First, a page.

Face coverings required in Tuscaloosa starting July 6


CW / Carly Farmer

Hannah Saad | @hannah_saad21, Photo Editor

People in Tuscaloosa will be required to wear a face covering in public starting July 6 in order to prevent the spread of COVID-19, per an ordinance unanimously passed by the Tuscaloosa City Council on June 30. 

Mayor Walt Maddox said that he would sign the ordinance into law on July 1. The ordinance will last for 30 days unless the council votes to extend the measure before it is set to expire.

The passage of this ordinance comes as confirmed COVID-19 cases in Tuscaloosa and Alabama as a whole have been on the rise. Tuscaloosa County has nearly 2,000 confirmed cases, which places the county fourth in the state behind Jefferson, Montgomery and Mobile Counties. 

In defense of the measure during the meeting, councilmember Kip Tyner said he wished people had taken personal responsibility and decided on their own to wear a face covering. 

“It’s sad that the city has to mandate wearing a mask,” Tyner said. 

Councilmember Lee Busby, whose district includes the University of Alabama, said during the Public Safety Committee meeting on June 23 that he did “not support mandatory face coverings” and he would be hesitant to vote in favor of a measure requiring face coverings to be worn without first canvassing his district to see what the residents thought of requiring face masks. Busby attributed his vote in favor of the ordinance at the June 30 meeting to the “overwhelming, bordering on unanimous” support from the members of his district in support of a measure requiring face coverings in public. 

Masks or other face coverings will be required when interacting in public places in Tuscaloosa. This includes indoor businesses open to the general public, on public transportation, or outside where 10 or more people are present and social distancing cannot be maintained.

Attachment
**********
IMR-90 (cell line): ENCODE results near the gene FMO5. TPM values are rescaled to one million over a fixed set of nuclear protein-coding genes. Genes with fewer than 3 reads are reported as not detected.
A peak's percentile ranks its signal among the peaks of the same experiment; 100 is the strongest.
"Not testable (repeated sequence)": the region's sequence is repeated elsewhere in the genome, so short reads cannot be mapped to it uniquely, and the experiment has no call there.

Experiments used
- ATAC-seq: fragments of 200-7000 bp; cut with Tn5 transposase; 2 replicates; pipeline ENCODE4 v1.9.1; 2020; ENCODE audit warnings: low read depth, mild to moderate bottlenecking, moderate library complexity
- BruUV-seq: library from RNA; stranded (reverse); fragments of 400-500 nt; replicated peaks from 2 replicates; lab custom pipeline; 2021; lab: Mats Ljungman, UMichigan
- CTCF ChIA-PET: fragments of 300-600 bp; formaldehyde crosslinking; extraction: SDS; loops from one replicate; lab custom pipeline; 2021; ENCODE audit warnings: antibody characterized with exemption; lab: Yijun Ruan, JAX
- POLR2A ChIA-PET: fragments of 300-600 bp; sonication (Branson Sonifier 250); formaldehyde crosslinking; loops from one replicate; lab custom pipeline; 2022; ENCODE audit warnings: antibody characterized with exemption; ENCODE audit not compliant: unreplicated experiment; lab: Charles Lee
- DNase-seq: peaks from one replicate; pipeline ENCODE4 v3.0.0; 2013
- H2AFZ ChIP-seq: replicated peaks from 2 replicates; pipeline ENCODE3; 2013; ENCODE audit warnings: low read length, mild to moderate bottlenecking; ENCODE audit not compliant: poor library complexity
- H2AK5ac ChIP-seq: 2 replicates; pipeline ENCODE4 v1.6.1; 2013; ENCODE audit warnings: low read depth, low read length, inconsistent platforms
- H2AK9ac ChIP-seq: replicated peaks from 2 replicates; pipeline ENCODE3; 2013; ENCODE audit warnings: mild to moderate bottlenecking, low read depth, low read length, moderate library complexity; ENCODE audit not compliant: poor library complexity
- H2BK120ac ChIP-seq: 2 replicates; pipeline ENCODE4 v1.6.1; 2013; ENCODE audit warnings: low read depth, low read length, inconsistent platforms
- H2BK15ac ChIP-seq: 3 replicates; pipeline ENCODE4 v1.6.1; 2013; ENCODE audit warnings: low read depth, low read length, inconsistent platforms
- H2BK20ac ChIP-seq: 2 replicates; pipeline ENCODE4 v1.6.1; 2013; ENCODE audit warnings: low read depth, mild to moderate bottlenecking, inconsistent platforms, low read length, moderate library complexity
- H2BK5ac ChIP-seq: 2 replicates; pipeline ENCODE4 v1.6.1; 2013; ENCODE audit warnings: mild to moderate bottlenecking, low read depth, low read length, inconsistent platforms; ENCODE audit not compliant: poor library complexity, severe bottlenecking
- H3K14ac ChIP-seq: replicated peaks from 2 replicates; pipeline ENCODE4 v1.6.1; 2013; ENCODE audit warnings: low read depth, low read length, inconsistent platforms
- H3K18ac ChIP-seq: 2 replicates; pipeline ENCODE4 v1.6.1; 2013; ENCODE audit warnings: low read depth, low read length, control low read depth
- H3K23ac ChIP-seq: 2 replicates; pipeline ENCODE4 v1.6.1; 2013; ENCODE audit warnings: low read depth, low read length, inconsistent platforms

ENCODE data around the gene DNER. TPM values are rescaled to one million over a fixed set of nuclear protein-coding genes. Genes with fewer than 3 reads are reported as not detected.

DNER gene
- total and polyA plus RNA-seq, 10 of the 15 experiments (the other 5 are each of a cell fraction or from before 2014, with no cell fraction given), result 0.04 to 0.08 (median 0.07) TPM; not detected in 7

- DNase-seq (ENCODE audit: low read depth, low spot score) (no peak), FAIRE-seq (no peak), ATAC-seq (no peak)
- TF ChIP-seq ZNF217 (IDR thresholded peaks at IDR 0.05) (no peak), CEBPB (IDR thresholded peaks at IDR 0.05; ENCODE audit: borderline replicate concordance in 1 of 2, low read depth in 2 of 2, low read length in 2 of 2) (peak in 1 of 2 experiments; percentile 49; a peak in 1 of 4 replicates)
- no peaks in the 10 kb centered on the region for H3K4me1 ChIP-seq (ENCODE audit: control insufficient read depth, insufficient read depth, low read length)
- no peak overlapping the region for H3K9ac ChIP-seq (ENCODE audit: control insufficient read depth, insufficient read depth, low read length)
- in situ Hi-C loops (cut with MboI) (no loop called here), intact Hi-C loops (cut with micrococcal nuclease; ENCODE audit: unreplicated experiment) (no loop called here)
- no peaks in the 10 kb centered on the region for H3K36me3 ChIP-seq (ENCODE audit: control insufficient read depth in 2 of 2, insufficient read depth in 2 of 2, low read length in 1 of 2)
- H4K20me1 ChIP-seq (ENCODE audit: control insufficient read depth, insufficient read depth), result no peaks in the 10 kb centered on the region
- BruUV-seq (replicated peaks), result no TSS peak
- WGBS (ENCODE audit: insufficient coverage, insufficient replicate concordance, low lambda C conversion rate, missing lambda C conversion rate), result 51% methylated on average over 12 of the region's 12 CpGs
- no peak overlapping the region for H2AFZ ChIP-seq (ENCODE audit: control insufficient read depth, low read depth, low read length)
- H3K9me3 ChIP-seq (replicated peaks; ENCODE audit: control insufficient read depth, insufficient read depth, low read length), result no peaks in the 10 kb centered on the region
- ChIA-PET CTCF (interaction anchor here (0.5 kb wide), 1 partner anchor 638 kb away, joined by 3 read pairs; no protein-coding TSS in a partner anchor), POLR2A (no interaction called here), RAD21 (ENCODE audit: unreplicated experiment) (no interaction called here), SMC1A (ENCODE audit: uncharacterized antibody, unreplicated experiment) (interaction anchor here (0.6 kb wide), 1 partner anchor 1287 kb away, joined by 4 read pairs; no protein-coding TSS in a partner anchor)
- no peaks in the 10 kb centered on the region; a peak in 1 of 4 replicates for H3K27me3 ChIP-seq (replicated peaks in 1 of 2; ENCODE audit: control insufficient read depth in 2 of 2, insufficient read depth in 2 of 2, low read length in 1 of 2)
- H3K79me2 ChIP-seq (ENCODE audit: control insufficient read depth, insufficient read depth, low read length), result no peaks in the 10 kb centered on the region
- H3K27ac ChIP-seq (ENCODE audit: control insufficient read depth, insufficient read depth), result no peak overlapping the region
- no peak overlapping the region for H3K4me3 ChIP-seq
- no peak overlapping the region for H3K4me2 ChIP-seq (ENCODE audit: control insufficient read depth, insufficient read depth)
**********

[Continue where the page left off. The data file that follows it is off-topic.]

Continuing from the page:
Those exempt from wearing a face covering or mask include all children under the age of 2, children under the age of 8 with parental discretion, or those whose personal safety would be jeopardized by wearing a mask. The ordinance classifies people who would be at risk wearing a mask as those working on ladders, wearing other respiratory equipment, engaging in heavy physical exertion, operating heavy equipment or working in environments where wearing a face mask would hinder communications necessary for safety. 

Masks are not required when eating, drinking or receiving a medical or haircare service that would require the removal of a face covering. Face coverings are also not required when a person who has hearing impairments needs to see the mouth of a person speaking. People will not need to wear face coverings when working out in an indoor gym or athletic facility, and they do not need to wear face coverings in private clubs, provided that social distancing is attainable. 

This decision from the Tuscaloosa City Council comes on the same day that Alabama Governor Kay Ivey extended the Safer at Home order to July 31. The order was originally set to expire on July 3. The order recommends, but does not require, people to wear a face covering or mask to prevent the spread of COVID-19. 

The ordinance was introduced during the meeting as part of the council’s suspended rules of procedure, and a written version of the ordinance was not made available to the public prior to the meeting. However, the ordinance was read aloud at the city council meeting, and the ordinance was made available on the city of Tuscaloosa’s website after the meeting ended.